It’s most recent manifestation can be found in Islam and Islam’s fear of sexuality and most importantly fear of women and female sexuality. This is nowhere better illustrated in female genital mutilation, in which parts of the labia and the clitoris are exercised. In the Koran, it is mentioned that females have a stronger, heightened sexuality in comparison to males. Therefore, female genital mutilation is performed to “reduce” that believed heightened sexuality. Then of course, there is the fundamentalism of the Islamic Nation, a phenomena, and ignorant attempt to try to recreate history and bring back the Caliphate and in the process, they are killing innocent men, women and children in the name of religion and God, as did Adolf Hitler and the Nazis.
    Cutting to the chase, another example of the male fear of not being able to satisfy a woman or not being able of “getting it up” so to speak. This is further illustrated in having women to be always covered up including the head and body and in some cases men also, not being allowed to wear short shirts, which exposes the skin, the body. All of this is of course is sanctioned by tradition, and “culture”. In India, there is the trafficking in brides, the buying and selling of females, and feticide in Patriarchal dominated areas of India.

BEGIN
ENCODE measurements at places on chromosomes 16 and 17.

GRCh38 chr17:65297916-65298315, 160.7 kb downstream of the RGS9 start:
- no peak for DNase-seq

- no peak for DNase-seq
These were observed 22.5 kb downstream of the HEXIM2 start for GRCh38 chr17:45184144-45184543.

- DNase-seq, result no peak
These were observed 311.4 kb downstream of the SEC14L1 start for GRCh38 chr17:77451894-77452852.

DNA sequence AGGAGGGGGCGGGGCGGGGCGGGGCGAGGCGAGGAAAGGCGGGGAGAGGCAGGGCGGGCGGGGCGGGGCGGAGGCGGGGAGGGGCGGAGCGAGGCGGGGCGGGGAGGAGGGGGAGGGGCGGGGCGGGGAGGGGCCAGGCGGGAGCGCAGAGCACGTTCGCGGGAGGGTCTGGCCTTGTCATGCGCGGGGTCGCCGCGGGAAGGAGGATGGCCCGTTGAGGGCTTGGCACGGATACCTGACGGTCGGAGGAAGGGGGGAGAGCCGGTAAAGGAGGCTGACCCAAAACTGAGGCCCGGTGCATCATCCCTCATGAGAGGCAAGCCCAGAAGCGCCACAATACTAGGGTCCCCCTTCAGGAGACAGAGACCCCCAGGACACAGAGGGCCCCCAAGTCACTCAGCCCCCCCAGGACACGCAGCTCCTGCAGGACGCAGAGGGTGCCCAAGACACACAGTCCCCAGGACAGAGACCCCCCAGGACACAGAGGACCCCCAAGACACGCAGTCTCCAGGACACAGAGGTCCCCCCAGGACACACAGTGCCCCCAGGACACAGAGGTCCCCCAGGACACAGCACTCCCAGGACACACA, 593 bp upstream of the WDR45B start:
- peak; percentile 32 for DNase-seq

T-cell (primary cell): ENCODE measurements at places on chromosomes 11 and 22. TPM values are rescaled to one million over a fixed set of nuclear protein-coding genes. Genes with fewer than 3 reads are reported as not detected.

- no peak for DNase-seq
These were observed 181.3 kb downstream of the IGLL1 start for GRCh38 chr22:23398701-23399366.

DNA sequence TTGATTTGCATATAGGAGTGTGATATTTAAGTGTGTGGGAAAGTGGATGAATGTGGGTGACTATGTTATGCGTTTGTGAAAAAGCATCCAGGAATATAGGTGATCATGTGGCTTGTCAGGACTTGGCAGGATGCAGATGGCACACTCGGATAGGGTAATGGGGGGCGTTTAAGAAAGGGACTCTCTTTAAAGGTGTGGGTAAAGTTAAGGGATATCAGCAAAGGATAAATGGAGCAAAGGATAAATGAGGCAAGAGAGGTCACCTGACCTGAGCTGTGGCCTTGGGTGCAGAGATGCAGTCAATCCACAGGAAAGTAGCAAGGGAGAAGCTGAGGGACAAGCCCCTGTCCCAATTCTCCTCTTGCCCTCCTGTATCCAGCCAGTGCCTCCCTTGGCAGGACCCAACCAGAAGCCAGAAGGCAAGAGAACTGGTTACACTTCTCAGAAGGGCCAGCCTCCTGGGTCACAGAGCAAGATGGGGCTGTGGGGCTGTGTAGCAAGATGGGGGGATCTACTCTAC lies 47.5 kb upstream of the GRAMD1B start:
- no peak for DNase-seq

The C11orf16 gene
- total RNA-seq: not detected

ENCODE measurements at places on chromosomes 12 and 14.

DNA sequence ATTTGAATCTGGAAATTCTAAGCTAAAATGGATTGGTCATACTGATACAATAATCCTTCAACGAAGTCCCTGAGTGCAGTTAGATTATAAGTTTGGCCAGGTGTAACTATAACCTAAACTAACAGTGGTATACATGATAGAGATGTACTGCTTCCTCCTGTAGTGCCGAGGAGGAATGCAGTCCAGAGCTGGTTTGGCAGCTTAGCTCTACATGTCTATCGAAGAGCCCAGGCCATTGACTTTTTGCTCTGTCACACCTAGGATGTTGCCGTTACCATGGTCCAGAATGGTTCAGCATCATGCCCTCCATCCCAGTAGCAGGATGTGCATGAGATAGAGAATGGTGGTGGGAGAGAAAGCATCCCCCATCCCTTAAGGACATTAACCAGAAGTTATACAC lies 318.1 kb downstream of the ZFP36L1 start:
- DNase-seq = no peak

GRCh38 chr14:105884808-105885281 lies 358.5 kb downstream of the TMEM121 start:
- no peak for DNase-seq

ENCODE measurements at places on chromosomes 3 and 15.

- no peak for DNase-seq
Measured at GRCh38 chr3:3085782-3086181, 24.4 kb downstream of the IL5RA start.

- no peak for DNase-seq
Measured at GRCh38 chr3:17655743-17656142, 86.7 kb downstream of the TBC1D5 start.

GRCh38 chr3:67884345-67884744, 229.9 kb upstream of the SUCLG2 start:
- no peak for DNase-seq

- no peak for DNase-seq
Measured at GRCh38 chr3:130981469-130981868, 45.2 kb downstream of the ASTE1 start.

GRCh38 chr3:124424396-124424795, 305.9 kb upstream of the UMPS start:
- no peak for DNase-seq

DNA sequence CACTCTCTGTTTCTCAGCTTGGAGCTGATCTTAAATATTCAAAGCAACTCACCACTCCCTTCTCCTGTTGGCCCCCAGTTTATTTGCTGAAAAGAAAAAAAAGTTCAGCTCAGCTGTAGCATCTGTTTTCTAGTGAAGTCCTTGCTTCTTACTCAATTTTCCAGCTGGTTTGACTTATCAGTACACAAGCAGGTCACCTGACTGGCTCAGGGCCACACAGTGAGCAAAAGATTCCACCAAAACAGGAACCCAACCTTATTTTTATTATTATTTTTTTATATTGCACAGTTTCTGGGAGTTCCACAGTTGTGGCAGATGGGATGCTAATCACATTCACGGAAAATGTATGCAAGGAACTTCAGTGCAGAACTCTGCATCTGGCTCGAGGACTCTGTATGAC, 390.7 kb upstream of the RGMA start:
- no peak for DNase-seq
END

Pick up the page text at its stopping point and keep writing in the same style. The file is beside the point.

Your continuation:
Putting all the religious and god nonsense aside, this is nothing more than the male fear and envy (they can produce babies, men cannot, in fact, males are no longer needed with in vitro fertilization) of women, and female sexuality, to say nothing of the international trafficking in human beings into slavery, forced military service, work and sex. .

    Sources: (In part)
    BBC Radio 4, “The Women’s Hour”